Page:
Dortmund’s ‘rollercoaster’ day in the Champions League semifinals is over.

Dortmund’s ‘rollercoaster’ day in the Champions League semifinals is over.

Dortmund’s ‘rollercoaster’ day in the Champions League semifinals is over.

Borussia Dortmund defeated Atlético Madrid 4-2 on Tuesday, thanks to a late goal and two assists from Marcel Sabitzer, advancing them into the Champions League semifinals.

Dortmund needed to come from behind twice over the course of two legs to advance 5-4 on aggregate after losing the opening leg of their quarterfinal match 2-1 in Madrid.

Before Ian Maatsen was sent up by Sabitzer to give Dortmund a 2-0 lead for the game, Julian Brandt opened the score to tie the game.

During the half, Atlético coach Diego Simeone made three adjustments, all of which were successful. The Spanish team took the lead again on aggregate thanks to goals from replacement Joaquín Correa and Mats Hummels.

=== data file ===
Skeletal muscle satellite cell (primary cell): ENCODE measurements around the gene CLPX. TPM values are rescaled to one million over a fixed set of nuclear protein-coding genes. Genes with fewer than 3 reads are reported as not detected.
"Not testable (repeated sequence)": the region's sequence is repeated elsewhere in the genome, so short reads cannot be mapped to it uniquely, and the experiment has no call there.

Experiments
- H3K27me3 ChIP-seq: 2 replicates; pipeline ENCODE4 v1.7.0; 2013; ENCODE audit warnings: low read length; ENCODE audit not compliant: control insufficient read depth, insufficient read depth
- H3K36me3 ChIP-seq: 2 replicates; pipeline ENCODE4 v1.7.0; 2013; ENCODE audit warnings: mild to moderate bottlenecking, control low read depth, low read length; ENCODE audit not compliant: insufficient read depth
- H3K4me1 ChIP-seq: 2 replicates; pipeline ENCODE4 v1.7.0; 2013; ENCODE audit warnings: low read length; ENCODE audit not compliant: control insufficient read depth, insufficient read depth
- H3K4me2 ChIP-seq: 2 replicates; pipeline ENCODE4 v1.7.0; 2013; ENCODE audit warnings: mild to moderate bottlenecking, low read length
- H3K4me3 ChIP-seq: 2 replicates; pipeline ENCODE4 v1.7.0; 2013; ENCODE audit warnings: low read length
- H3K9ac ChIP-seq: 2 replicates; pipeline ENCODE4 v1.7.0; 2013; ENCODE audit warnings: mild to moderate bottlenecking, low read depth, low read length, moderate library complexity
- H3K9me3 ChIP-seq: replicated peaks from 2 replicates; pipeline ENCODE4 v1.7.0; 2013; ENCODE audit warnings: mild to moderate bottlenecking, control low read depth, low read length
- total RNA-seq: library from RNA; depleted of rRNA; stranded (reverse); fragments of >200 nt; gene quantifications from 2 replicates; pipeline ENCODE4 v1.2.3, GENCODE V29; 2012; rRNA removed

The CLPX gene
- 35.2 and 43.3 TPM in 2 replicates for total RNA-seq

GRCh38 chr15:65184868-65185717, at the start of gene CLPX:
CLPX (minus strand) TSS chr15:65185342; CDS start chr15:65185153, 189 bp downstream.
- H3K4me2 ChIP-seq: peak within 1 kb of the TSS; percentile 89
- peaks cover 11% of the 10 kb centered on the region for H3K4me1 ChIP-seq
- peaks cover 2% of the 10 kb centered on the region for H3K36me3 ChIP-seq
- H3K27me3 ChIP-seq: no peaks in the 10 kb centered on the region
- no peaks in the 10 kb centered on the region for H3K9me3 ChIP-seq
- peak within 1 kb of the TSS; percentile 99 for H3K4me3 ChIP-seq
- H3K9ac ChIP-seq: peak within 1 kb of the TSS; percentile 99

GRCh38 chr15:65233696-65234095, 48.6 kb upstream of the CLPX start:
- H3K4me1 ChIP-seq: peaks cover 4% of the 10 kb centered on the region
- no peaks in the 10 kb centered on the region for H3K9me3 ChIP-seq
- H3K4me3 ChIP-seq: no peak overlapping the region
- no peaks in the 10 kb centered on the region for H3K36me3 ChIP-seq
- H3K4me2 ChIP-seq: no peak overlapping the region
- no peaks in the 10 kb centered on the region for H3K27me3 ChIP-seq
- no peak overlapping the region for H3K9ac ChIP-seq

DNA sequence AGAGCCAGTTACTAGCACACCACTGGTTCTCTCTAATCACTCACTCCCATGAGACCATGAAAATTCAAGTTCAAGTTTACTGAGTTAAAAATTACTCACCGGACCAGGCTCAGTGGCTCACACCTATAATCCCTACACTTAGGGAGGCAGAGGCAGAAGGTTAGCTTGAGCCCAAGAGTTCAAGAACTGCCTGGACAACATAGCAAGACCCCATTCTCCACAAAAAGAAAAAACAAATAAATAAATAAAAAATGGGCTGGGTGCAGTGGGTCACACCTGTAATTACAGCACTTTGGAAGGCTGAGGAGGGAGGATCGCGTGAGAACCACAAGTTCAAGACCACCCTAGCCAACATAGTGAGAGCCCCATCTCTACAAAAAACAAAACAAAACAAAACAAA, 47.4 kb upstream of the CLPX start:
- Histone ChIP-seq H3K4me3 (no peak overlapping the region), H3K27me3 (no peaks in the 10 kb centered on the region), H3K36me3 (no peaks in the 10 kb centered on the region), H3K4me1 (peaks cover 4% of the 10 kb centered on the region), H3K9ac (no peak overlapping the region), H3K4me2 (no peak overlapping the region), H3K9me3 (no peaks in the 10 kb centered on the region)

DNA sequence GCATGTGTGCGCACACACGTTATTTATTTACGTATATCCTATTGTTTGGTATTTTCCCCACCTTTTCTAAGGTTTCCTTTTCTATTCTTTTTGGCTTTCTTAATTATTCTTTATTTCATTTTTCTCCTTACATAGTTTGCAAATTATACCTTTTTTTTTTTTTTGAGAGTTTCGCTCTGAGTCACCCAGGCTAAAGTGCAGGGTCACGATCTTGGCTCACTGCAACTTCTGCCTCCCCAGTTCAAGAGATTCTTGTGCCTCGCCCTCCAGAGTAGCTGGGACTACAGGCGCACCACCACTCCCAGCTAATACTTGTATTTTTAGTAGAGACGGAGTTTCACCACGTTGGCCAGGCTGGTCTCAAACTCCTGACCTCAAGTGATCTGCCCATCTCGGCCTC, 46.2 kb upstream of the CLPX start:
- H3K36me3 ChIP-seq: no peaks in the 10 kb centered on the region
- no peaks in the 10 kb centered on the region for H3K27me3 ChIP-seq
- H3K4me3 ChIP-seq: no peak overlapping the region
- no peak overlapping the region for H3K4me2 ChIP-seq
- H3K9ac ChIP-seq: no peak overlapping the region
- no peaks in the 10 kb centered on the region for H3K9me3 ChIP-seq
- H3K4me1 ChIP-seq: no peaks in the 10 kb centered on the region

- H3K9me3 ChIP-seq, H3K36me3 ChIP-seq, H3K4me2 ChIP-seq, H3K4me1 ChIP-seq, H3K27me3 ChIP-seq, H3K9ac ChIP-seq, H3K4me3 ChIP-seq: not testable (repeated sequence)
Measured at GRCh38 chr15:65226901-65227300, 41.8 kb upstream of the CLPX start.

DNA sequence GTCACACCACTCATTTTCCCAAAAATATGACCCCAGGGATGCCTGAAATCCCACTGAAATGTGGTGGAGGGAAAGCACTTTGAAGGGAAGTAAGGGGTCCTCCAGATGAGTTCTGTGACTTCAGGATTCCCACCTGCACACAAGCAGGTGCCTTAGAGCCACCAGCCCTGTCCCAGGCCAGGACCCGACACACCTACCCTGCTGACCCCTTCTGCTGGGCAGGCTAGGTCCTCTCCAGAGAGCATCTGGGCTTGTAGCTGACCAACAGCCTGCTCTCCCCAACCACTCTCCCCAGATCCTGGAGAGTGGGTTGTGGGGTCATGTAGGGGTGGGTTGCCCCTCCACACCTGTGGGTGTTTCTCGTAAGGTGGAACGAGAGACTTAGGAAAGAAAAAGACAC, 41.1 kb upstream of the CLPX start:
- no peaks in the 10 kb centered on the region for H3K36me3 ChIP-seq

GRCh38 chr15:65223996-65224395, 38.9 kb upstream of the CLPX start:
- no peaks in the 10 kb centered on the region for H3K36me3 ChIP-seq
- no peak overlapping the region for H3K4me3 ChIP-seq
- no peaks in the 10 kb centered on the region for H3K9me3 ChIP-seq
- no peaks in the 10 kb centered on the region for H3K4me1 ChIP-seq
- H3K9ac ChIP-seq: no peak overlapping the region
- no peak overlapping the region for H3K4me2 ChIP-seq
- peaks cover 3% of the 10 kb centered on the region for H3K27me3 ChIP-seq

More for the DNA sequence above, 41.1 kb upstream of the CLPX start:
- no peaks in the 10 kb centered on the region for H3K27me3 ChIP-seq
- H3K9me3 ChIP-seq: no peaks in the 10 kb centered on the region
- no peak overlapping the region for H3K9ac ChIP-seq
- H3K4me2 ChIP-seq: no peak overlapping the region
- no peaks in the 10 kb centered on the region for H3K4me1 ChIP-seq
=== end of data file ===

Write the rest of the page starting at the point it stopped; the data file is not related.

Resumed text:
After nine scoreless games, Sabitzer then set up Niclas Füllkrug for the Germany forward’s first goal in the 71st minute, and three minutes later, Sabitzer scored to put Dortmund into the round of four.

Hans-Joachim Watzke, CEO of Dortmund, said that was an amazing evening, a real rollercoaster. For Borussia Dortmund, it’s not the same every day. Since 2013, we have not progressed to the semifinals. It’s a great day for all of us Borussen.

In the semifinals, Dortmund will play Paris Saint-Germain once more. PSG advanced to the round of eight with a 4-1 victory over Barcelona. And after Dortmund lost away and drew at home in the group round, head coach Edin Terzic believes his club, who won the champs League in 1997, is now more equipped to take on the French champs.